French President Emmanuel Macron (right) and US President Donald Trump embrace at a joint press conference in Biarritz on August 23, 2019. Photo: AFP

Trade of the Day: Stocks give up gains ahead of G7 statement; US Treasuries, yen benefit from safety bid on report G7 may not contain a fiscal or monetary stimulus plan.

Quote of the Day: “A globally transmitted risk warrants a globally coordinated response. We are sure that in case today’s G-7 statement underwhelms with no explicit calls for policy easing, G-20 policymakers, comprising of the largest economies of the developed and emerging markets, will not hesitate to undertake wide-ranging coordinated actions to deal with the Covid-19 outbreak,” said Taimur Baig, DBS Chief Economist.

Stock of the day: China’s online medical stocks surged after the State Medical Insurance Administration clarified that general and chronicle disease patients who have had online consultations are entitled to reimbursement under medical insurance schemes. Alibaba Health rose as much as 12.7%.

Number of the Day: More than 10,000. The number of coronavirus infected cases outside China as of Tuesday.   

Tip of the Day: “We raise our FY20/21e earnings by 3.0/0.4%, 13/15% ahead of consensus given: i) Covid-19 outbreak should lead to faster penetration into FMCG and household categories which have higher gross margin but also higher fulfillment costs. ii) Management reiterates focus to shift to improvements in fulfilled gross margins (up 88bps in FY19) and likely can further improve for FY20e. iii) Losses from new business (logistics and technology initiatives) should narrow thanks to better unit economics. Maintain Buy, raise DCF-based TP (discounted cash flow-based target price) to USD50 from USD40,” said HSBC equity analysts referring to Chinese e-commerce giant JD.com’s share price.

Financial markets continued to be optimistic ahead of a G-7 joint communique at 1200GMT later today where it is expected the group’s finance ministers and central bankers will announce steps to battle the coronavirus outbreak. Sentiment received a setback following a report this would not contain a fiscal or monetary stimulus plan.

This caused a sell-off in the Japan’s Nikkei 225 benchmark which fell 0.69% after Australia’s S&P ASX200 rose 0.69% on the initial optimism. The MSCI Asia Pacific ex-Japan index rose 0.73% after the Shanghai Composite rose 0.74% and the CSI 300 added 0.53%. This offset the fall in the Hang Seng index which retreated marginally after gains in healthcare and utilities were offset by selling in insurance and telecom sectors.

Expectations of central bank support remains elevated with the Reserve Bank of Australia cutting interest rates and joining the other central banks in showing their support for their faltering economies.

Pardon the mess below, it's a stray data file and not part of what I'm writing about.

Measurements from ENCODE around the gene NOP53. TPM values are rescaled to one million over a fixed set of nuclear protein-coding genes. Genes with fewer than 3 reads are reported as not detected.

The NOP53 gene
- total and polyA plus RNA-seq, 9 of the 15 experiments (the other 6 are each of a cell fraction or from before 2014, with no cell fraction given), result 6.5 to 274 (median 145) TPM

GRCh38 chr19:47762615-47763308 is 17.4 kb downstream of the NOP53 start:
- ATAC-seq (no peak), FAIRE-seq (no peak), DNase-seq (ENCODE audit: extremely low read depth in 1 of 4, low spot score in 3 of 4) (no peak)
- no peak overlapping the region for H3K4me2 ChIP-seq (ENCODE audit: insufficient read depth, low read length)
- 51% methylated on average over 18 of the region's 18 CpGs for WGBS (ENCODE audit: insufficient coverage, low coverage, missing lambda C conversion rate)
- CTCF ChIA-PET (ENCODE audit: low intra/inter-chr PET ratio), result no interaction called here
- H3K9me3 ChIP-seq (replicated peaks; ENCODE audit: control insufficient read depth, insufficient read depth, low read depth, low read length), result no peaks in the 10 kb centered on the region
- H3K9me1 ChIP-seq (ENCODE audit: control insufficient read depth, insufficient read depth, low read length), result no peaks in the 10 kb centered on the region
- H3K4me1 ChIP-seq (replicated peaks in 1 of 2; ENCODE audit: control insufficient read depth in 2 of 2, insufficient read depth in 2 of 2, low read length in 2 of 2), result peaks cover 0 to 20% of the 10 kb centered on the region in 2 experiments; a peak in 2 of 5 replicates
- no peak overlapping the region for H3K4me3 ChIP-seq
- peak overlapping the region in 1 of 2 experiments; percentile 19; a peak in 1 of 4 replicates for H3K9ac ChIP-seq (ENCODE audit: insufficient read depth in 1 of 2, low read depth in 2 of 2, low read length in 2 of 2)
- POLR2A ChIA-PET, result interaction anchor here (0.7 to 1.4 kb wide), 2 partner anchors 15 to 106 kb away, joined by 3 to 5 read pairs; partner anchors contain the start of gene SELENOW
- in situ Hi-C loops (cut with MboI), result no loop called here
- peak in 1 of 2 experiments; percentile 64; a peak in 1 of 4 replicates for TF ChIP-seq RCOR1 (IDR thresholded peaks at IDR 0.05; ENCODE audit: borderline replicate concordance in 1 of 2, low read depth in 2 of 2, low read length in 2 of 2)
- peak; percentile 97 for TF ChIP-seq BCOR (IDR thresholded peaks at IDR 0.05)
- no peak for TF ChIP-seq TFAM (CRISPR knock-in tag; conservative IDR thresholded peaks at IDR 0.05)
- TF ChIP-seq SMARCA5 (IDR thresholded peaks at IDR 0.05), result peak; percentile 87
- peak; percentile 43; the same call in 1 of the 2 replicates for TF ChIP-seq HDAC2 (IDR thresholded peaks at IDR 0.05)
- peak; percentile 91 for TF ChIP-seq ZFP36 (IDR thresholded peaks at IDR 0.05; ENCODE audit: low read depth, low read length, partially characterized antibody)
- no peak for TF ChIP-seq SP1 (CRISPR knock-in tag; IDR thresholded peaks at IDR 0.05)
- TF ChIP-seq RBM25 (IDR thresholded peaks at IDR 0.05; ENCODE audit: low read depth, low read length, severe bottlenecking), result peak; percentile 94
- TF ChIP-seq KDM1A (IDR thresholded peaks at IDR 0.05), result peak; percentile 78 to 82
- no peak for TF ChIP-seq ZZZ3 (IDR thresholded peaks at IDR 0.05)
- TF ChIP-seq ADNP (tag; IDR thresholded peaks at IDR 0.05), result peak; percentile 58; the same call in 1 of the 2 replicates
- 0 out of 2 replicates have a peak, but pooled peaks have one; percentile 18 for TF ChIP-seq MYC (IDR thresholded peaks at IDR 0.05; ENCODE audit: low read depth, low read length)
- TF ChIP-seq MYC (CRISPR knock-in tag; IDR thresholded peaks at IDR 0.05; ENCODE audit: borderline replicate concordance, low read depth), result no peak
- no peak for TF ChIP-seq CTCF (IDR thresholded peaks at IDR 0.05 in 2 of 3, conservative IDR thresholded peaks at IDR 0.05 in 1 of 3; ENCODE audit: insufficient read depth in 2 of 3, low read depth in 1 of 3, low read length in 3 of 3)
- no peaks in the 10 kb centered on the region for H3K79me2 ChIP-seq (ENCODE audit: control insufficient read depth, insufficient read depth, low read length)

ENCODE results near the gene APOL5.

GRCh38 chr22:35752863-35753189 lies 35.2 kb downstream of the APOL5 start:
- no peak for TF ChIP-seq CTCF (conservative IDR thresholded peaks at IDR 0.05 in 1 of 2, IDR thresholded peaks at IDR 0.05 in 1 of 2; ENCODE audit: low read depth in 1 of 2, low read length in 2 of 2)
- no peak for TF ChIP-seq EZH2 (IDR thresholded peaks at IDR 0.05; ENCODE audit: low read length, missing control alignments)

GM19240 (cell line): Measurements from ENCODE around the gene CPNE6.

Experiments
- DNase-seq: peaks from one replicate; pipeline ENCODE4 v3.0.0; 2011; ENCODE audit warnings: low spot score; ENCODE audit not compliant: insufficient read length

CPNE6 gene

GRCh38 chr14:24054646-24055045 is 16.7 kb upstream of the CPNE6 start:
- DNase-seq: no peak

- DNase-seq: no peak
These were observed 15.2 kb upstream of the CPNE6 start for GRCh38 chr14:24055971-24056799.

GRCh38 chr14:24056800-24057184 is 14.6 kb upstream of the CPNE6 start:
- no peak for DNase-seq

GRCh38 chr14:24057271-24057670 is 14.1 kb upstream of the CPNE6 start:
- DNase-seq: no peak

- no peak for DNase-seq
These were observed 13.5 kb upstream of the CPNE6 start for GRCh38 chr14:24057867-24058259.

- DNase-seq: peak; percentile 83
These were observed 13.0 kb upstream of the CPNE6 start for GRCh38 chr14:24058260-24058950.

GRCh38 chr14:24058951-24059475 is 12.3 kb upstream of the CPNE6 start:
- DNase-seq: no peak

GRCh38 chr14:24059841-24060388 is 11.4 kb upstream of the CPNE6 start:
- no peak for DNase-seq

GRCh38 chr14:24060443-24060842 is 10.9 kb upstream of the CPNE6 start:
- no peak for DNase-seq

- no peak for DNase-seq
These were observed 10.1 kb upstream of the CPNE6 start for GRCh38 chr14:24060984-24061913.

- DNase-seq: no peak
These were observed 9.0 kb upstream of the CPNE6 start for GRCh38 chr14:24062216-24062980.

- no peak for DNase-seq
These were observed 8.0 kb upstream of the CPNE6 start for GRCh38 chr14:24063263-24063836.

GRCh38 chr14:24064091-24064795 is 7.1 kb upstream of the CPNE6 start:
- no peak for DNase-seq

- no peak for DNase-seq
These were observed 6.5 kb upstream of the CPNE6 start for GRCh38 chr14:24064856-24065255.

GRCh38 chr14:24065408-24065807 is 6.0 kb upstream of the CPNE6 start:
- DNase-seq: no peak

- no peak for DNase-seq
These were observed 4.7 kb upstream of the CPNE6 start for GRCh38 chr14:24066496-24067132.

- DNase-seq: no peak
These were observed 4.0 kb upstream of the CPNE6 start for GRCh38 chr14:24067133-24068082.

“The global outbreak of the coronavirus is expected to delay progress in Australia towards full employment and the inflation target,” said Philip Lowe, RBA Governor. “It will continue to monitor developments closely and to assess the implications of the coronavirus for the economy. The board is prepared to ease monetary policy further to support the Australian economy.”

The risk to the global economy cannot be understated with the Organisation for Economic Co-operation and Development warning the contagion could halve global growth to 1.5%. Containment measures and loss of confidence would hit production and spending and drive some countries into recession, including Japan and the euro area, it warned. “The coronavirus presents the global economy with its greatest danger since the financial crisis,” it said in its latest Interim Economic Outlook.

Western markets remain positive with the Stoxx Europe 600 index up 2.4% and S&P Futures rose 0.5%. Some of these expectations are excessive, and there may be regret for the bullish investors.

“For many, the joint statement will not go far enough, and there will be doubts about the effectiveness. This disappointment will dampen the market reaction somewhat,” said Nigel Green, the chief executive of financial advisory deVere Group. “However, in general, the markets are looking for a reason to return to being bullish – which has been their default position for an unusually long time. This teleconference between G-7 finance ministers and central bankers will likely provide some of the reassurance they seek.”

US President Donald Trump has continued pressuring the Federal Reserve with his demand for a rate cut. Bond futures are pricing in a 100% chance of interest rates being 0.5 percentage point lower by the March meeting, and a more than 70% chance that rates will be 0.75 percentage point lower than by April, according to the CME FedWatch tool.

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Umesh Desai is Asia Times Finance Editor. Prior to his current role he was at Reuters for 19 years before which he was a credit ratings and equity research analyst. A chartered accountant by training, he is based in Hong Kong.